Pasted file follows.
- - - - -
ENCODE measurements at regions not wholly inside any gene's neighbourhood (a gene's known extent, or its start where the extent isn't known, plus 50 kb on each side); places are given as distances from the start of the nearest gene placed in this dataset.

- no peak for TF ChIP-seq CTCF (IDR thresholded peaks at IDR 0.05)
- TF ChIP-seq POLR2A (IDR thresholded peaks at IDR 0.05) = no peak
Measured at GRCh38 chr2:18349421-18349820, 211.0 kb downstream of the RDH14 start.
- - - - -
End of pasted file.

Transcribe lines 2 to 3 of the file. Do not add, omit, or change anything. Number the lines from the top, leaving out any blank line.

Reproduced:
- no peak for TF ChIP-seq CTCF (IDR thresholded peaks at IDR 0.05)
- TF ChIP-seq POLR2A (IDR thresholded peaks at IDR 0.05) = no peak